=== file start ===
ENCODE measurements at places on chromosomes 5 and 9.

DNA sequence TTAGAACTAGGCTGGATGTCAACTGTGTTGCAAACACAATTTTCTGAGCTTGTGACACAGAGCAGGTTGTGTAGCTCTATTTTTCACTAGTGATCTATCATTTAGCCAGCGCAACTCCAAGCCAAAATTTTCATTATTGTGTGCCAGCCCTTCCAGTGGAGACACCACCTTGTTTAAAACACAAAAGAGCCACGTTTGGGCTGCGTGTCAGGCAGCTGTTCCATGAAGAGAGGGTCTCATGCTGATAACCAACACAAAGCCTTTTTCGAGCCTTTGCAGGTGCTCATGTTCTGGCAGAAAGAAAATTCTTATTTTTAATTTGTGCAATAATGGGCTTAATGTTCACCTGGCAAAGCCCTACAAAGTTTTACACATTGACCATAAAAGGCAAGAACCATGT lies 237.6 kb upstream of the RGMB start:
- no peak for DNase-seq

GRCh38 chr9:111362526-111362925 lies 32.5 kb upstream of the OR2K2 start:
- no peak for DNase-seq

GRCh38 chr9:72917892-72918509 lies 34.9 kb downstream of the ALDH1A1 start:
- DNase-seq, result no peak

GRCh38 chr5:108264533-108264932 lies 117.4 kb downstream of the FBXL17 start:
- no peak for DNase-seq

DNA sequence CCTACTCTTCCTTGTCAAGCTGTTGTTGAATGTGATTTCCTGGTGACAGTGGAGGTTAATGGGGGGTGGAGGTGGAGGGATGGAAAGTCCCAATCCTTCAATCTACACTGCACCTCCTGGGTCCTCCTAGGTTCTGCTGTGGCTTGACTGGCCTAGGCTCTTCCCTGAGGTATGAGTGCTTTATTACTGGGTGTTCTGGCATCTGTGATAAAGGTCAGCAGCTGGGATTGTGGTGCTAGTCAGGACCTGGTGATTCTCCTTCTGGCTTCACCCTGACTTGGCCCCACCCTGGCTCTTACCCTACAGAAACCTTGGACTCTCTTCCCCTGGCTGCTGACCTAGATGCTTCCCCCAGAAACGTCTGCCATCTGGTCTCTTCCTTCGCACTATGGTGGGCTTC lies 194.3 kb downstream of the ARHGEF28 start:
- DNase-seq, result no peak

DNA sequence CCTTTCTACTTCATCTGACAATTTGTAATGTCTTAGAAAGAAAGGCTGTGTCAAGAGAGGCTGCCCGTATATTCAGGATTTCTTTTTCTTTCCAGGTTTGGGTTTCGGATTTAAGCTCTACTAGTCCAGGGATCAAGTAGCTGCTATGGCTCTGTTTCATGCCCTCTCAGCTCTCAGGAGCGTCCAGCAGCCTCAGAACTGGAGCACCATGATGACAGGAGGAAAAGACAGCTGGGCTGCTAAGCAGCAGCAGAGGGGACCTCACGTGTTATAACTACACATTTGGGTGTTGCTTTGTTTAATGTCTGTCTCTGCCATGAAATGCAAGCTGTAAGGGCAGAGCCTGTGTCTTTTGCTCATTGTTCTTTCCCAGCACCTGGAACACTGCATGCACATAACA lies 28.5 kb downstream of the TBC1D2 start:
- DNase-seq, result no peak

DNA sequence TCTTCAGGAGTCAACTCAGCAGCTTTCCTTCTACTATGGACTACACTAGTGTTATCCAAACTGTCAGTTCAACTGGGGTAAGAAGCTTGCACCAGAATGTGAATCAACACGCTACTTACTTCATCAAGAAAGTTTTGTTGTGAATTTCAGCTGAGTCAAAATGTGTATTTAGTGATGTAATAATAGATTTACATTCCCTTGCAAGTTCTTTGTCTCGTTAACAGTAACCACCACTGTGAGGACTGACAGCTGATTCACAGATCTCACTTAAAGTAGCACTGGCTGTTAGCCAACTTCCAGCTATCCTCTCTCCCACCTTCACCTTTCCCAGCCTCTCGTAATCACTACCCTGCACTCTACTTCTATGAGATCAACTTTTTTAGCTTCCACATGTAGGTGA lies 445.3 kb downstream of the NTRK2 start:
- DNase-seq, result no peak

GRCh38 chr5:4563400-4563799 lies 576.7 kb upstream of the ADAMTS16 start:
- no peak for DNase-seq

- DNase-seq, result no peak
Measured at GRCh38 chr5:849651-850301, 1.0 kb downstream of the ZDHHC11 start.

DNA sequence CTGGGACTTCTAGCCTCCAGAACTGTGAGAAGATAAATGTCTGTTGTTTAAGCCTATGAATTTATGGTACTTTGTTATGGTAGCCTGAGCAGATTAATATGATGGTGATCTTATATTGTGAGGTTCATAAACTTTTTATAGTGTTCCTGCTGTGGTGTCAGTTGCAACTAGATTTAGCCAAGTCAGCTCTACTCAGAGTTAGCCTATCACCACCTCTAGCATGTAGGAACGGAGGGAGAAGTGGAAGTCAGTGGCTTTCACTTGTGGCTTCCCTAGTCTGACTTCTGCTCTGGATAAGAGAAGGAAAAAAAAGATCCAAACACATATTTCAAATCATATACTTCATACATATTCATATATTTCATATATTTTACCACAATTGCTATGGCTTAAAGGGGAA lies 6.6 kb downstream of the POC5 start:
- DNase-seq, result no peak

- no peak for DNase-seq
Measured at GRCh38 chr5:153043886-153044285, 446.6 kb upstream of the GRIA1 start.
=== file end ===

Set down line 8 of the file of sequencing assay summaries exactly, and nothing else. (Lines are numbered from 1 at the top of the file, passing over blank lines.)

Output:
GRCh38 chr5:108264533-108264932 lies 117.4 kb downstream of the FBXL17 start: